An Appraisal of Laziness/Lokesh

Laziness is an interesting topic …. 

Osho pandered to people’s propensity to be lazy. He claimed that he himself was lazy, a claim I can’t take seriously, considering what he achieved in his lifetime. He would probably have written it off as things just happening around him.
I have come to find that laziness is something I do not wish to cultivate in my life. I think inner development requires effort. I think people are fooling themselves that they will attain enlightenment if the bottom of their plastic bucket falls out, or by watching a fat frog going plop in a duck pond you suddenly get it. Yes, spring comes and the grass grows by itself, but the weeds grow even faster, something I can’t help noticing when it comes to maintaining my land. Growing a lawn is something difficult to do in a hot climate, and it is a waste of water resources. But the weeds, come rain or shine, grow like they always do.
I read something Shantam wrote the other day. Some sentimental shite about growing a beard when he gets old, and enlightenment happening in his life, or having disciples, or something hoky like that. Certainly not something worth keeping in mind other than to remind oneself not to fall in such a simplistic trap. Enlightenment is your birthright. Yeah, right. How come so few realize it? Because they are too lazy to claim it? They were never born and will never die and were therefore unable to visit the birthright office? People talk about awakening, when they are not even aware they are talking in their sleep. If you think you will become enlightened, more conscious, more aware Tommy Cooper style, just like that, by just continuing to sleepwalk your way through life, you are fucked. That was something Osho helped create in lazy people’s minds, the idea that you are perfect as you are, which is true on a certain level and completely false on another. Osho was strongly influenced by Mr G, a man who spent decades inspiring people to make an extreme effort to wake up, because that is what is required for such a difficult task.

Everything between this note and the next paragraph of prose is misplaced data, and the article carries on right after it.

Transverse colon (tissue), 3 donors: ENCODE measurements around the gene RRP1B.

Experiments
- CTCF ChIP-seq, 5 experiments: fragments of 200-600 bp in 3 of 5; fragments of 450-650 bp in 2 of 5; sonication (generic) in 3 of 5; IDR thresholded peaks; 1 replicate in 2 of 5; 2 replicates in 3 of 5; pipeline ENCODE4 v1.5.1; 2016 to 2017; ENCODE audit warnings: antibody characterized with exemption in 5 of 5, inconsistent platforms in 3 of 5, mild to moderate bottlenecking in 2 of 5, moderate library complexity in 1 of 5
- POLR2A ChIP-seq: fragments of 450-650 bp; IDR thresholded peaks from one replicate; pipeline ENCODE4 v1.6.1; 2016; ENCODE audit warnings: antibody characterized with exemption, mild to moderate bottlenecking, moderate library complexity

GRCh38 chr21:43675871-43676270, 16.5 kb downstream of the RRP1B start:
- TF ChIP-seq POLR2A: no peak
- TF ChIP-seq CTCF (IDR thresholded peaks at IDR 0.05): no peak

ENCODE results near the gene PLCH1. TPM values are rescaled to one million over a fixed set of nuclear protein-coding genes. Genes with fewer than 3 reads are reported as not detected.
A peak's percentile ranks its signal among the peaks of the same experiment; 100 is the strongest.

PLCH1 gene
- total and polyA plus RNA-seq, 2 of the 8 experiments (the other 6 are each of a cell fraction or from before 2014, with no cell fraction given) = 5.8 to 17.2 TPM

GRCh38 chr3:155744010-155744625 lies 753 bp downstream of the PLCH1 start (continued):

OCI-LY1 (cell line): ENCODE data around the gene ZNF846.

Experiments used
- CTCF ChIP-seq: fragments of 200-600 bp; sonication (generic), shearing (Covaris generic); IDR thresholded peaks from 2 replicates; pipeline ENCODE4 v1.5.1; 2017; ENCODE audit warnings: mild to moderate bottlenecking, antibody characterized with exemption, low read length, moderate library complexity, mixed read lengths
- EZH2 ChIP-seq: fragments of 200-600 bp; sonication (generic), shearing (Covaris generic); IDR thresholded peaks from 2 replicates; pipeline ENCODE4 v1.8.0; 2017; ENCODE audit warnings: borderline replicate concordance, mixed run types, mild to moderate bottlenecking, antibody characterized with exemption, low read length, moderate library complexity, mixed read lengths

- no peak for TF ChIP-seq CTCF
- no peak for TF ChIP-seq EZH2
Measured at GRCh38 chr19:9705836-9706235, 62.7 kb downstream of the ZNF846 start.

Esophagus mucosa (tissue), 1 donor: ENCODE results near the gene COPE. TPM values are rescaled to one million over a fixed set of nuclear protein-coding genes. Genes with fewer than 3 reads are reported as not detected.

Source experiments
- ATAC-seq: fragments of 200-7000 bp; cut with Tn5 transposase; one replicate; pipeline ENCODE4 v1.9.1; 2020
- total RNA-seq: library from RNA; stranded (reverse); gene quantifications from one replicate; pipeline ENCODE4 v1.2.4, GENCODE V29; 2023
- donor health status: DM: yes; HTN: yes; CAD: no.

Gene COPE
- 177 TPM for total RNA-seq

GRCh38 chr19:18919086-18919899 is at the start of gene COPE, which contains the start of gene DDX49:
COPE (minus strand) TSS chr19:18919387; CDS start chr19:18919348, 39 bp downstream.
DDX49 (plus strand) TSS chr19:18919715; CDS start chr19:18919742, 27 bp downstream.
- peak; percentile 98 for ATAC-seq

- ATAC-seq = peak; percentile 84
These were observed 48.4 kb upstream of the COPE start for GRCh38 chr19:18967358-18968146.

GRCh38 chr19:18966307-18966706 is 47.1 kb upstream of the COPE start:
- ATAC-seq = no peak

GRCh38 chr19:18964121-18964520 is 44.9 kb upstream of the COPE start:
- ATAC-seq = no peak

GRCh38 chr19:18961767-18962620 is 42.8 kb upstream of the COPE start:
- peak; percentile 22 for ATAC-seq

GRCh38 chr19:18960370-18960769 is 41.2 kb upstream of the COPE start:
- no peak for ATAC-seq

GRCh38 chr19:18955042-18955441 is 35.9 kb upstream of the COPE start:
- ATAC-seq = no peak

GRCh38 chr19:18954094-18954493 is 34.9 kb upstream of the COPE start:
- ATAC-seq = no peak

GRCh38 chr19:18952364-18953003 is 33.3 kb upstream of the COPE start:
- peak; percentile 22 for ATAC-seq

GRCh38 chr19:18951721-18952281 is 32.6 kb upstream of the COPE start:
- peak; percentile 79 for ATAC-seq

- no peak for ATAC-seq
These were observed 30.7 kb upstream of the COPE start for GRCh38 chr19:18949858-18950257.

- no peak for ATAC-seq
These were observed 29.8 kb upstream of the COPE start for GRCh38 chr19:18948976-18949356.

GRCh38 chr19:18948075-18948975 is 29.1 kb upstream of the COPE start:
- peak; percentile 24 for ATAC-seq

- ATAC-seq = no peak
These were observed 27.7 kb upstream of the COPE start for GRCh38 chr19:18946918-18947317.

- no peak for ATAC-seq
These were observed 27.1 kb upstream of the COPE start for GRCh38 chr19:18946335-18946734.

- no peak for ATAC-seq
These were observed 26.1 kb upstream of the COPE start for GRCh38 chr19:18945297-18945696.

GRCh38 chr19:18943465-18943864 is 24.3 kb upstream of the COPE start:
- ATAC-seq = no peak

Another problem I see with Osho’s words, he said too many. If you follow his words you can go whatever way you want. Weeee! Look at the circus clowns going in…ehm…circles? Perhaps that was the ulterior motive behind why he spoke so much, to make people realize the intrinsic emptiness of words, their lack of real worth in life and see that words only exist because of the space that holds them in order for them to live. That’s another thing about lazy people, they are usually very uninspiring to hang out with overlong. As a sannyasin perhaps you can take some pride in your laziness, but in the long run the only reward that comes of that laziness is a sensation of being stuck in the mud of human existence. Yeah, the lotus grows out of the same mud. But tell me, last time you looked at your face in a mirror, did it look like an exotic flower?


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48 Responses to An Appraisal of Laziness/Lokesh

  1. sannyasnews says:

    Bertrand Russell wrote a short essay in 1932, ‘In Defence of Idleness’ (linked below).
    He, like Lokesh might indicate, had something in common with Osho, in that neither actually ever stopped working, judged by their output!

    • frank says:

      The problem in our modern world for many is not idleness versus hard work, laziness versus industry, but more of the work-obsession/end-gaining/achievement mind eclipsing the sense of play.

      Have you noticed how people these days tend to boast about how busy they are? To be rushed off your feet 24/7 gives status, apparently.

      Certainly, work gives a sense of purpose, but play makes you relaxed in purposelessness. The workaholic runs scared from a sense of being purposeless and that leaves a gap in the ‘soul’ that demands to be filled.

      If you can`t play then you get depressed, need medication – Prozac, self-medication, more and more action, loads of crap entertainment, soaps, porn etc. etc.

      Although play is acknowledged in some ways that it wasn`t in the more sombre eras of yesteryear, the evolutionary psychology idea that play is simply preparation for young animals and humans to practise for the real business of working hard later in life has robbed play of much of its innocence and undermines the innate value that comes with the purposelessness of it.

      Like the oldest self-help book in the world said:
      “Gracious one, play. The universe is an empty shell wherein your mind frolics infinitely.”


  2. Lokesh says:

    Help! I’ve been hijacked. I wrote the above as a comment, not as the topic for a thread. Now the dastardly dudes at SN have put it up as a headline. Please change by to died line 11, paragraph two.

    I actually thought to erase the comment when I arose this morning. It contains too many statements that I could not really stand up for in the SN high court. Then again, I feel some of what I say is true. I really do find that, in regards to increased awareness in one’s life, effort is needed. If you just can’t be bothered looking at where you are inside, if you can’t be arsed working on what you really know should be done, if you think the nonsense that you take yourself to be is perfect as it is, because that’s how God made you, then why get involved with a guru in the first place?